I did not buy Facebook because I have never understood it.
I bought Google in its early days because I figured out the business model, and that it was simply a ubiquitous newspaper with a gargantuan circulation that would make billions by selling ads around its content.
Facebook and its hype never made any sense. At $100 billion, its price-earnings ratio would be stratospheric, or 66.6 times' compared to Google's 19.44, Apple's 12.74 or the average big tech, at 22 times'.
But here's another angle that bothered me.
Facebook said it was used by one-seventh of humanity; 901 million active users, enough to lure every advertiser on the planet around its content.
How was "active" defined by the company, and did anybody audit this 901 million figure? I questioned both and here's what I found.
I first opened a Facebook page in 2005 as an experiment. I canceled it a few years later, then reopened it because a colleague urged me to do so. Never used it more than a handful of times per year.
I canceled the Facebook page again after my email address at Google was hacked. I didn't want the hacker to start communicating with people who had posted stuff on my page, or start using my name. I reopened it a few weeks later with a new email and minimal information and no photo of myself. Again it has been used about as frequently as I visit outer Mongolia.
After the IPO, I decided to check and make sure that the hacker wasn't using my old page.
I looked my name up on the Facebook registry and found dozens of Diane Francis listings, people who live in other cities or countries.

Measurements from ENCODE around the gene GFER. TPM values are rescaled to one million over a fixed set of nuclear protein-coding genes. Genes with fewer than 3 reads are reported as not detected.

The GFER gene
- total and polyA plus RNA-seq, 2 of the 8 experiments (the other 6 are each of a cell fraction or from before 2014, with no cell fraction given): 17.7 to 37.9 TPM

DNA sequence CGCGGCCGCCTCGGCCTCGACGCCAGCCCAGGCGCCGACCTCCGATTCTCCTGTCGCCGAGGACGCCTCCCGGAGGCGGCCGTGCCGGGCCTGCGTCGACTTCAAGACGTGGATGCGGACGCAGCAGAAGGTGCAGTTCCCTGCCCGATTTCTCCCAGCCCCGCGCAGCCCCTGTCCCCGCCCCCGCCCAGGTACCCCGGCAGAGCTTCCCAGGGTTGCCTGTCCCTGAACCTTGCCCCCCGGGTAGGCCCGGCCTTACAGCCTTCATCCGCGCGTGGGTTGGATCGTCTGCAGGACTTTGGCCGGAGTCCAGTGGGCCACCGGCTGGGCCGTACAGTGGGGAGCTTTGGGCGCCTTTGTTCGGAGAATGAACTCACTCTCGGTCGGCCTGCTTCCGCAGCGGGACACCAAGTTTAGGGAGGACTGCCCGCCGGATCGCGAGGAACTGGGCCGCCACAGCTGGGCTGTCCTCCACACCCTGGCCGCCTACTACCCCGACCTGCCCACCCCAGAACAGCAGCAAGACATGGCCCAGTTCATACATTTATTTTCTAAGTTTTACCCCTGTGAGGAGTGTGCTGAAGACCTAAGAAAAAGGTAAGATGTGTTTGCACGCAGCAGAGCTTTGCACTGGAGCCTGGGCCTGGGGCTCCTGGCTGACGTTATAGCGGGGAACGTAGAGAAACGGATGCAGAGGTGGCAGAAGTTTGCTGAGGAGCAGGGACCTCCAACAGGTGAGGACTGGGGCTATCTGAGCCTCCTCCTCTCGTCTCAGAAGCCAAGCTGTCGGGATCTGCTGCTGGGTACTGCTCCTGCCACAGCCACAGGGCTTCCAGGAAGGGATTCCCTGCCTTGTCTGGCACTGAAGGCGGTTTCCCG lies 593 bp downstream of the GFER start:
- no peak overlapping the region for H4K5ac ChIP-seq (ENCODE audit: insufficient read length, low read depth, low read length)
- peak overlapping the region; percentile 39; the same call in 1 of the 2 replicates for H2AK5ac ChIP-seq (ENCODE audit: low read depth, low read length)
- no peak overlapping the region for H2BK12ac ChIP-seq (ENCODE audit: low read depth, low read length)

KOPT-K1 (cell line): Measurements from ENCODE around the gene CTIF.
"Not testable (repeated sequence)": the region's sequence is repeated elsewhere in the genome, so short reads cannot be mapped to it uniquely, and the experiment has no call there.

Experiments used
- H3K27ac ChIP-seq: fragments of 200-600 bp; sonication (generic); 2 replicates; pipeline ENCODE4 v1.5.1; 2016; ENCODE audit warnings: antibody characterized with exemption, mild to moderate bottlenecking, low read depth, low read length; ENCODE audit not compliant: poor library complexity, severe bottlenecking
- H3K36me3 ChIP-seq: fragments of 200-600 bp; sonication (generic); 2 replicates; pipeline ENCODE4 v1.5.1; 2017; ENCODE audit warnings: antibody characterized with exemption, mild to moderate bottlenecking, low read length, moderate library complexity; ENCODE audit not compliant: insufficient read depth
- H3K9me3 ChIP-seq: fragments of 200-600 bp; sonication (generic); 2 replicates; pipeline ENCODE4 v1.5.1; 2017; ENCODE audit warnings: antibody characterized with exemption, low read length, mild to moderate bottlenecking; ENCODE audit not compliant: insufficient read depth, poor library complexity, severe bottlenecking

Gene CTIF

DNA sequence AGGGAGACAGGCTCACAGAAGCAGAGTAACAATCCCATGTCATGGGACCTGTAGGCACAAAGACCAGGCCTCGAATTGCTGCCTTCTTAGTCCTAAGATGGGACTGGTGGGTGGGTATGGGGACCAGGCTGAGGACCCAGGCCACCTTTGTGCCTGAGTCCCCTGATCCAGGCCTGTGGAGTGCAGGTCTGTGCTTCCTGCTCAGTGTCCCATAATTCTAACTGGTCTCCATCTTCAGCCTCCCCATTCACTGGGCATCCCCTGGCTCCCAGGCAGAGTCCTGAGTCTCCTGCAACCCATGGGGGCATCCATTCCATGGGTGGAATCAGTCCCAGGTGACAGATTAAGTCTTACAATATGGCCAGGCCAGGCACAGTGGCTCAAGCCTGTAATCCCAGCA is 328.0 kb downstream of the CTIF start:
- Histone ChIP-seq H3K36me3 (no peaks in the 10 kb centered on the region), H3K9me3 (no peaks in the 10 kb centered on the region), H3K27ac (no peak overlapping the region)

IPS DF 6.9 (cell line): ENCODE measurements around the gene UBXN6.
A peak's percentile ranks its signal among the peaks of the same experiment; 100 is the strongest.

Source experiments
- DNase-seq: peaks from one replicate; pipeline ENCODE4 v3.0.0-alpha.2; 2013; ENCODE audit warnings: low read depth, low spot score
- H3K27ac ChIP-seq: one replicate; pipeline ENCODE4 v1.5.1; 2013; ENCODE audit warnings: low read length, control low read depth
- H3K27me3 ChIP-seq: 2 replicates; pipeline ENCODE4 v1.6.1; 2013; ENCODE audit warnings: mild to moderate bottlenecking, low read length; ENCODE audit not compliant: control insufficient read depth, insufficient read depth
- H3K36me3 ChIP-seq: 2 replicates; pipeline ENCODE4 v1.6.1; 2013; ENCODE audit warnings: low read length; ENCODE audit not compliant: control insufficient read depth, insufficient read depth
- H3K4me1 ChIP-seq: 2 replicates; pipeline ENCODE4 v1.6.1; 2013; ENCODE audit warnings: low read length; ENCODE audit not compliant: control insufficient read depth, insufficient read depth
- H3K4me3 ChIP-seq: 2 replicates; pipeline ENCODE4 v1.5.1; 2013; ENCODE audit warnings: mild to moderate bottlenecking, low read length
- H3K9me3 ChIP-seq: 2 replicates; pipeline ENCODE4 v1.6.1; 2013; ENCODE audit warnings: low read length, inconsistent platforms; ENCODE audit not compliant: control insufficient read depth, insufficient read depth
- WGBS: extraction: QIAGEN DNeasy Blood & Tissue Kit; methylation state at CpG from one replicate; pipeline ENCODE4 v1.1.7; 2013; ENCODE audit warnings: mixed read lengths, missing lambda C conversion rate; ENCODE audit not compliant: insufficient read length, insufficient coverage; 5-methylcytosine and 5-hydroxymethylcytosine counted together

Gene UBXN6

But I also found 33 Diane Francis listings, without a photo, that were "mine." When I clicked on them, they referred to my locale and provided a link to click on to send me a message. So I did 33 times and got dozens of messages sent to me by me.
My question is how did this happen and how commonplace is this? Are there lots of other "active users" who are inactive and robo-listed and counted multiple times even though they are the same person?
So I contacted Facebook by email six days ago. No response.
How could a technologically advanced company allow 33 Facebook listings happen instead of just one? Are these numbers audited somehow? Is this just a one-off in my case?
But there are other serious issues raised by this fiasco.
Morgan Stanley and Facebook priced this IPO at an unjustifiable price earnings ratio, compared to other tech companies, even after two red flags were raised. This was after an earnings warning and one of the world's biggest advertisers, General Motors, said it was dropping Facebook as an advertising vehicle.
Despite all that, Morgan Stanley along the way pushed the new issue from 337 million shares to 421 million shares and the price range leaped from $28 to $35 to $38.
The fallout from this is disastrous for markets and Facebook itself.
Critics have been blunt in their criticism. Former General Electric mogul, Jack Welch tweeted yesterday: "MS [Morgan Stanley] put out too much stock and re pricing was piggish [sic]...They are to blame for the Facebook debacle."
Others blame the company or NASDAQ for a 30-minute trading glitch that drove many investors away. But there's plenty of blame to go around, including those investors who paid an exorbitant price for a business model they probably didn't even understand.
But I finally figured out Facebook, its business model and made a firm investment decision. I won't be buying Facebook any year soon.
This article originally appeared in the Financial Post.Suggest a correction